The key, she says, is that the products must be fully defined. We must understand every aspect, including workflows, performance, and sustainability. Further, it’s important to recognize that productization won’t solve everything. However, it will give us a starting point.
Marks refers to this as “chaos to order theory,” a phrase she coined after a superintendent on one of her first jobs described his positive experience working with bathroom pods. The pods created a welcome amount of certainty and consistency in his day. He could count on receiving them, he knew exactly what they were, and he could schedule his other work around them. This is the power of productization, Marks says, elaborating on her previous metaphor by saying that when you build a “man-made reef in the middle of the ocean... ecosystems build around it.”
Bringing up digital twins, she reiterates that it’s only through productization, not process, that we’ll have the level of certainty needed to be able to do things correctly and to the best effect. However, she cautions that we can’t just jump straight from our current position, which she likens to “crawling out of the primordial ooze,” to an end goal of mass customization akin to ordering a bespoke, Nike shoe.
Jaimie Johnston says that at the moment, there are still too many breaks in the digital chain to get us exactly where we need to go.
“We never get operational data in a particularly sensible format,” he says. “You know, the statutory approvals process isn't digital.”
He says that to get the benefits we’re seeking, all of these other aspects need to be reconciled first, and one of the things that will enable that is productization. It’s not really “anything to do with DfMA,” he says, or whether it's a panelized, or volumetric or Platform system. “You're miles away from that if we don't get all of these other ecosystem elements in place to support it.”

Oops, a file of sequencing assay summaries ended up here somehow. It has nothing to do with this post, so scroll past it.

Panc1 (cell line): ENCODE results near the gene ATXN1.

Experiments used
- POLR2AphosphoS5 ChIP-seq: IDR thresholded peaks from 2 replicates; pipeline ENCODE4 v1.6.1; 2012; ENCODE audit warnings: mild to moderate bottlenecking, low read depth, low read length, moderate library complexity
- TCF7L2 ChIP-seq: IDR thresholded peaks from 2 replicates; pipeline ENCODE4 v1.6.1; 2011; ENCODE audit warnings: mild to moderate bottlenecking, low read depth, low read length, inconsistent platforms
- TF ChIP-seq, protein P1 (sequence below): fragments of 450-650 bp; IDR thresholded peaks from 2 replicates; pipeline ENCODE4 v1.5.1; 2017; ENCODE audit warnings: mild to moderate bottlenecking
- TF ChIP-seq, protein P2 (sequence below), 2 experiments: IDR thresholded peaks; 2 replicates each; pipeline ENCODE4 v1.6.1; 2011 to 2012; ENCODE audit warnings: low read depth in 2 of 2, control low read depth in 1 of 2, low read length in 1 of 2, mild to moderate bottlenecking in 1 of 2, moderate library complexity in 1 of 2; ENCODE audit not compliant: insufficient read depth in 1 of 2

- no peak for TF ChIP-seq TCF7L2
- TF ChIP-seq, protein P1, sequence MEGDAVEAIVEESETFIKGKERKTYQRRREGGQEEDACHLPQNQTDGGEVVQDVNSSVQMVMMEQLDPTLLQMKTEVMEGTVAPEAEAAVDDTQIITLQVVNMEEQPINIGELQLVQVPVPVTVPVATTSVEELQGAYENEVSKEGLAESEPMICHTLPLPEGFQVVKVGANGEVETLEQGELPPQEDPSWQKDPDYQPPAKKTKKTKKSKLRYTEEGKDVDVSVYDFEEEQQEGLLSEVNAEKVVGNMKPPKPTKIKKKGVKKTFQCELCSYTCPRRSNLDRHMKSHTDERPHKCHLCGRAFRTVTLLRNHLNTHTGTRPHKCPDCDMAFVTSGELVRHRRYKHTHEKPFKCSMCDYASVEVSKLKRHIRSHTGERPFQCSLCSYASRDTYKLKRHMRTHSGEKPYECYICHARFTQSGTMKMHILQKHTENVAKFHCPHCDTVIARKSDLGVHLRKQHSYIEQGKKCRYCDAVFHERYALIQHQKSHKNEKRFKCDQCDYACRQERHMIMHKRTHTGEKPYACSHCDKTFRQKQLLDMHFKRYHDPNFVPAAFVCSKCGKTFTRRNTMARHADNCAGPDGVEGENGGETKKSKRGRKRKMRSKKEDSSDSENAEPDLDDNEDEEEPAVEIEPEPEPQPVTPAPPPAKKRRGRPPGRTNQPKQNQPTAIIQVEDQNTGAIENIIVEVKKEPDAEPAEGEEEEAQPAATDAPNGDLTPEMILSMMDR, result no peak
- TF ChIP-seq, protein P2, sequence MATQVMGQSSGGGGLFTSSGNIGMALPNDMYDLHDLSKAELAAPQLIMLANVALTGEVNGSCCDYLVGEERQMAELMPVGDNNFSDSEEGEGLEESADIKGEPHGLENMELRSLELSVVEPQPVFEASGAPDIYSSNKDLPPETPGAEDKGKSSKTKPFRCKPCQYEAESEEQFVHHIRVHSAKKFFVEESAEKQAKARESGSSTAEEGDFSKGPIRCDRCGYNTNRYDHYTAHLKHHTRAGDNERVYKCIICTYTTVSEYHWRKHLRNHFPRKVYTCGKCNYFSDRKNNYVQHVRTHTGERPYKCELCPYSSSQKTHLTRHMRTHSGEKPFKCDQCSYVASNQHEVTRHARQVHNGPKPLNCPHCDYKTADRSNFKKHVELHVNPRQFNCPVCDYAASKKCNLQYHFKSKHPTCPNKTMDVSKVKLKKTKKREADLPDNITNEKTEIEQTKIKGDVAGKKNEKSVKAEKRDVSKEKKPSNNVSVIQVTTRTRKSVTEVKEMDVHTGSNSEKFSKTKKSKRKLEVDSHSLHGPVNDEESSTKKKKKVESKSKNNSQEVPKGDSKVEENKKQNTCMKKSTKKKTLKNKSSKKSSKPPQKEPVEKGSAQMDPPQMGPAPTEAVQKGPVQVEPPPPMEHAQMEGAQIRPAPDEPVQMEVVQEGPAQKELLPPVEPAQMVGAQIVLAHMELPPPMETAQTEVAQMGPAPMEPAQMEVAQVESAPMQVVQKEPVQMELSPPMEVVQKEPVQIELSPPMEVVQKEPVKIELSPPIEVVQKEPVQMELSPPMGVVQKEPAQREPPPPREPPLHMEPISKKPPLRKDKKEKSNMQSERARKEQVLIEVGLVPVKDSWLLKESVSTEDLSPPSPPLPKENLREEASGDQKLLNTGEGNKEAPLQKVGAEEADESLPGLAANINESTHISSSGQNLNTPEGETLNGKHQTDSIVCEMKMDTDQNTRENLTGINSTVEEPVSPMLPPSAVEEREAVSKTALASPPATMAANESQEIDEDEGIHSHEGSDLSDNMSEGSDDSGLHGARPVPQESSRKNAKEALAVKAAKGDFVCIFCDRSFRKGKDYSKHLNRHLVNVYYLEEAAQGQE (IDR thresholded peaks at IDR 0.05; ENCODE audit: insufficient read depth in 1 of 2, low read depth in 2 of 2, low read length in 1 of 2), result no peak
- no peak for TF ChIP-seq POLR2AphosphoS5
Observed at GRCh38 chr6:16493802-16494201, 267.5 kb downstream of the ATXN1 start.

Johnston recalls a bathroom pod project early in his own career, where the beautifully designed, millimeter perfect pods had to be inserted into a traditionally built building. He says that far too much time was spent fixing the gaps between the manufactured and traditional parts. Whilst the insides of the pods were identical, the outside utility connections were different every single time. Johnston warns of the knock-on effects of these types of scenarios, where a lack of advanced planning results in a total loss of the intended value.
Marks agrees and says the solution lies in bringing the site build portion of projects up to the same accuracy as the modules.
Bringing up the B2 Atlantic Yards project, Amy Marks explains that the problems caused by the module frames not being reset when needed is an easily fixable issue to learn from, not a reason to write off prefab altogether.
For example, lessons learned from the earlier Victoria Hall project in Wolverhampton (which saw tolerance issues between the modules and core structure of the building), did inspire a shift from concrete to structural steel frames on Atlantic Yards.